In than in-state students or students who would be

In Paying for the Party: How College Maintains Inequality, Elizabeth
Armstrong and Laura Hamilton study a group of freshman women over the course of
five-years, taking particular note of their social experience in college due to
their socioeconomic background as well as their post-graduate profession. And
what do they find? As a low-income student considering colleges with the hope
of a college degree providing a means of moving from working or lower-middle
classes into upper classes, a moderately selective four-year college, such as
Midwestern University, the pseudonym for the university described by Armstrong
and Hamilton, is not the best choice.

Out-of-state or wealthier students
who attend schools such as Midwestern University pay more than in-state
students or students who would be on need-based financial aid, providing a
significant financial incentive to accept those students. And thus, Midwestern
University is built towards students on the “party pathway”, or students who
have significant family resources and connections, and would be able to use
these advantages to procure a job post-graduation, rather than for those on the
“mobility pathway”, or those hoping to move to upper classes. Even the majors
offered by the university are geared towards the students who have a path that
has been pre-determined for them and thus these types of universities prove to
be a hinderance for lower-income student in the search for an upper class or
upper-middle class job post-graduation.

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We see the same idea of low-income
students failing to move up into the middle class post-graduation addressed by
Erik Olin Wright in Class Counts,
where he discusses the difference between what he calls the capitalist class
and the working class. Wright claims that working class is at a distinct
disadvantage in terms of moving to the capitalist class due to systemic
obstacles that are prevalent in the path to developing the skills necessary to
find a profession in the capitalist class. In the scenario described by
Armstrong and Hamilton in their book, this is exactly what is seen between the
students who began their college lives in that hall. Considering the students
from the upper and upper-middle classes to be a part of the capitalist class
and those from the middle, lower-middle and working classes to be part of the
working class, drawing these distinctions based on the professions of their
parents, we see the same outcome as what is claimed by Wright.

The idea of only certain skills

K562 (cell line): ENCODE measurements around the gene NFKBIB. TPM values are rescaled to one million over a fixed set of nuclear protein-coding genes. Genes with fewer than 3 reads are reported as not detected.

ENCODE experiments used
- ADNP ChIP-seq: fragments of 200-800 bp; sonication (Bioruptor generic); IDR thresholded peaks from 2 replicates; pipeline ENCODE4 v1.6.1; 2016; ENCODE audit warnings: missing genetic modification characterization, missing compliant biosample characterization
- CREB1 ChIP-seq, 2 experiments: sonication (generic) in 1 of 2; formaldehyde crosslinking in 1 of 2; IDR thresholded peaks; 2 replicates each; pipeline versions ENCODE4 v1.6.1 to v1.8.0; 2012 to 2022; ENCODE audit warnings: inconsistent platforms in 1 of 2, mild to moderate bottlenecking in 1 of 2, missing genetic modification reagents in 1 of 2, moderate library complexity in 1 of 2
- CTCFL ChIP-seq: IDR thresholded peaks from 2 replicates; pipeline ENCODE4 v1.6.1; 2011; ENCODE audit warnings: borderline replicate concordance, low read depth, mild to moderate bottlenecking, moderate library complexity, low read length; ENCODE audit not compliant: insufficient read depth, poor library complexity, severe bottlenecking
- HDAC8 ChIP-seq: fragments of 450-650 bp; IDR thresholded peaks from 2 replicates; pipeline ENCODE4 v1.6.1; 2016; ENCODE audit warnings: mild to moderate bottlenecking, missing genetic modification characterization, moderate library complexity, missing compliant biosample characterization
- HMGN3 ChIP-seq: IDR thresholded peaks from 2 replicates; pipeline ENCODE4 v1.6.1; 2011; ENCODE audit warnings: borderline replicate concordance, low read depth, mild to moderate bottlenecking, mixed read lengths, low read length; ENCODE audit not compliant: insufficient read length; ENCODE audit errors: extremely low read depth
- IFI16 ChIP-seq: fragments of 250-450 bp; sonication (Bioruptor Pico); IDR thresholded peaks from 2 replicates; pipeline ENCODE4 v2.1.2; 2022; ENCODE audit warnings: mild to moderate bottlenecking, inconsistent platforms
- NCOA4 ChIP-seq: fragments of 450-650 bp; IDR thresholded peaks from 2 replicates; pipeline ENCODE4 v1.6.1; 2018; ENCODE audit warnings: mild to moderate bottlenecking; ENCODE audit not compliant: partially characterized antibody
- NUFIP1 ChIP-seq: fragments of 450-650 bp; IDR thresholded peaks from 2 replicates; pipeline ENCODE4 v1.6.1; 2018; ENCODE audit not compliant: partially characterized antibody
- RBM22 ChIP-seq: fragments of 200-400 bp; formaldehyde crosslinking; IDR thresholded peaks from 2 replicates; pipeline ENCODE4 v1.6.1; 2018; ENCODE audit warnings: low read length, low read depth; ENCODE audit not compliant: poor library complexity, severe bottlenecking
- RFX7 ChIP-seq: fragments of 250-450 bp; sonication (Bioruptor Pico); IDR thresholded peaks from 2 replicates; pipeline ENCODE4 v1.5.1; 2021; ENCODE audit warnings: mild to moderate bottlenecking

being useful to employers brings up Bourdieu and his idea of “cultural capital”,
which claims that certain elements such as professions, skills, talents,
connections and people one knows, tastes in music, clothing, etc., can bond individuals
together, and group them into certain classes. We start to see how this affects
the in-college experience of many students. For example, in Chapter 1 of Paying for the Party, Armstrong and
Hamilton discuss a pair of roommates, Hannah and Alyssa. Hannah came from an
affluent family, with no financial restrictions or worries. Alyssa, on the
other hand, was on financial aid and had financial concerns while in college
and had to work for her tuition, which took copious amounts of her time,
leaving her with only a little time for socialization after taking out time
necessary for studying. Hannah, with no requirement to work for tuition, was
able to take the time out to socialize and make friends. Hannah would claim
frequently that she always invited Alyssa to go out with them shopping or to
eat. However, these activities may have more stressful than enjoyable to Alyssa
due to the obvious financial cost that shopping or eating out, for example,
would imply.

There is a powerful video
in which a line of students about to enter college are about to begin college.
These students are to race to the end of the field. But before they can,
everyone with certain attributes, as specified by an outside party, can take
one step forward for each attribute. These attributes are things like parents
who were able to send them to extracurricular activities or private schools or
extra tuitions. At this point, some students are nearly half-way across, while
some are still at the start line. Now, they can race to end of the field. What
would the outcome be? Obviously, those with the head-start will have a higher
chance of finishing first. And that is exactly what we can see from Armstrong
and Hamilton, Wright and Bourdieu. Students from lower social classes, who do
not have skills or connections deemed worthy by employers, have a harder time
getting into colleges, much different social experiences in colleges and a much
more difficult time finding jobs that students who are supported by wealthier
families.